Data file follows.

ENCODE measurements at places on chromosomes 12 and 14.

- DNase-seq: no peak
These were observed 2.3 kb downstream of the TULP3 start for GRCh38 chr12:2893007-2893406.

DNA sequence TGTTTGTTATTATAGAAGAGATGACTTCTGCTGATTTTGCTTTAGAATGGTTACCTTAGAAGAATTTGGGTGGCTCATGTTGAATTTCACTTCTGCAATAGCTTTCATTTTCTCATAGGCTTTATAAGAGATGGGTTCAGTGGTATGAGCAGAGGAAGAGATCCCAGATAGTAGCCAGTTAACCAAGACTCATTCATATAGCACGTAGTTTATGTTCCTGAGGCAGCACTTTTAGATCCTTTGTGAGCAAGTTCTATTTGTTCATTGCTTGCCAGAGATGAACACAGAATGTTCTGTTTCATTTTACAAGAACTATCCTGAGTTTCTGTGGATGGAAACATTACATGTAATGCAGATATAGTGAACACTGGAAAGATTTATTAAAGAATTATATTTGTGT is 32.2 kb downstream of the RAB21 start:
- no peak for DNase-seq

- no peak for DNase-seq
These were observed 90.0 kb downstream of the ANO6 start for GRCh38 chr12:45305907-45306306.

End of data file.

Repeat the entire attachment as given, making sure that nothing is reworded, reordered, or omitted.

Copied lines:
ENCODE measurements at places on chromosomes 12 and 14.

- DNase-seq: no peak
These were observed 2.3 kb downstream of the TULP3 start for GRCh38 chr12:2893007-2893406.

DNA sequence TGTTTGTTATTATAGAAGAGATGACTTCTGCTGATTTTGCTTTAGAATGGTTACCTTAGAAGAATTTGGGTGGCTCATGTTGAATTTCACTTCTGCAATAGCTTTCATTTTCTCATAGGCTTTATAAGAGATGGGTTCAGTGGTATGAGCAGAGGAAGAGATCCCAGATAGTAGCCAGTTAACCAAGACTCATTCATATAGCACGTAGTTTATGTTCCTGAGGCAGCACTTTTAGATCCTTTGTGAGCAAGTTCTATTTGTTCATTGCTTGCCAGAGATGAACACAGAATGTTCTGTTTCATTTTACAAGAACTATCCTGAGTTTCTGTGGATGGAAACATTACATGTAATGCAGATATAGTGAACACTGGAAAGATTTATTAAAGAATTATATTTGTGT is 32.2 kb downstream of the RAB21 start:
- no peak for DNase-seq

- no peak for DNase-seq
These were observed 90.0 kb downstream of the ANO6 start for GRCh38 chr12:45305907-45306306.